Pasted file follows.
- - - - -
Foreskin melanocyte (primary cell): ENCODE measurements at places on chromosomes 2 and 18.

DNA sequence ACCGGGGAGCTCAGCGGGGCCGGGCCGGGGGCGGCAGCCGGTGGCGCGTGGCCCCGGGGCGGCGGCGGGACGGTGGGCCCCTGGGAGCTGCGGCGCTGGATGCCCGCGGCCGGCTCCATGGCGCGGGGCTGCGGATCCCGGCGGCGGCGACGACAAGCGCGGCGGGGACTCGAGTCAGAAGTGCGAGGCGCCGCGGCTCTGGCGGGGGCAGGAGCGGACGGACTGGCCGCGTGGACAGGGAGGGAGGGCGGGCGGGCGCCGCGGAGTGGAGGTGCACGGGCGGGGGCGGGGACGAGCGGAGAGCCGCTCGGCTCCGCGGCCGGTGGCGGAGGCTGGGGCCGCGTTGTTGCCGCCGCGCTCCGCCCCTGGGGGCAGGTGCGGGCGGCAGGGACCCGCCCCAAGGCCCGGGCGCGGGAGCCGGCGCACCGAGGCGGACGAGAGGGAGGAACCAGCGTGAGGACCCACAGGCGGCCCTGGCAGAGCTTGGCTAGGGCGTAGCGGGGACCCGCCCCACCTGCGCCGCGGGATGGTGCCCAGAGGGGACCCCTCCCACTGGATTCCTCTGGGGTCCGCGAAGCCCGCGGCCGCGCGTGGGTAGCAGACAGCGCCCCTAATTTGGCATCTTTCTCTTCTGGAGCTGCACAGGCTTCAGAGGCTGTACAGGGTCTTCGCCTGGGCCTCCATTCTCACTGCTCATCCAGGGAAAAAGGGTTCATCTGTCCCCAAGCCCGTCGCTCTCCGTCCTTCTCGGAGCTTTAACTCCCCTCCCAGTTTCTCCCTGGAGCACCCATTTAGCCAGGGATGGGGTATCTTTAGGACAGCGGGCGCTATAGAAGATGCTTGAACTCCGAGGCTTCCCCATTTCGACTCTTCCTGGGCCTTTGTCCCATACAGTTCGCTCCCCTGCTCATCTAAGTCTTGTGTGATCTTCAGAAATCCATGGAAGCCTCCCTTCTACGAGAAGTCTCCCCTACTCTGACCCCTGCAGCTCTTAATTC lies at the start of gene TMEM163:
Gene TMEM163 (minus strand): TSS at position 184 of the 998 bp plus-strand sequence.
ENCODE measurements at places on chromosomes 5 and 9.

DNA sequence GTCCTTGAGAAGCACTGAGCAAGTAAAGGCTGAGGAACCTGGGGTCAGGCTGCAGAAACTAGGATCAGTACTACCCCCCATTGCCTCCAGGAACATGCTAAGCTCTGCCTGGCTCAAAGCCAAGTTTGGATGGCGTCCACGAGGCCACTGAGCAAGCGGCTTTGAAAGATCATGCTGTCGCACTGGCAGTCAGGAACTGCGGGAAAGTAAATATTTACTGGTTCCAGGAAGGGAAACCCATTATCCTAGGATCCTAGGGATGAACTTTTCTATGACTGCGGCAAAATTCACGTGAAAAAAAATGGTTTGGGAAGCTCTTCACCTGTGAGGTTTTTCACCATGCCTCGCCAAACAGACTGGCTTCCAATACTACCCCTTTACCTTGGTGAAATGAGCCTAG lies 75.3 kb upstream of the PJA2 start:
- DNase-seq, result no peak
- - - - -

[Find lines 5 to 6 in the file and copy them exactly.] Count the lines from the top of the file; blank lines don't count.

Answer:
DNA sequence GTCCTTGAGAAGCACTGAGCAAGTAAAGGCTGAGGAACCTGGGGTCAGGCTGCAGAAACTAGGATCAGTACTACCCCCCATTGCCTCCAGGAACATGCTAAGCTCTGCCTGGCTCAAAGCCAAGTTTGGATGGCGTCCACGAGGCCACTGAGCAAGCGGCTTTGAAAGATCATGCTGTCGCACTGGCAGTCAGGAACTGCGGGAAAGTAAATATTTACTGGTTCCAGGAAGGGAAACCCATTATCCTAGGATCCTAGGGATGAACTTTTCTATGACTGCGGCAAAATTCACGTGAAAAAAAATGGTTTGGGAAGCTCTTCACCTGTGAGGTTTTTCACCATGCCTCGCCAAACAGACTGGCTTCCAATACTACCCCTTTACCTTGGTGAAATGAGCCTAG lies 75.3 kb upstream of the PJA2 start:
- DNase-seq, result no peak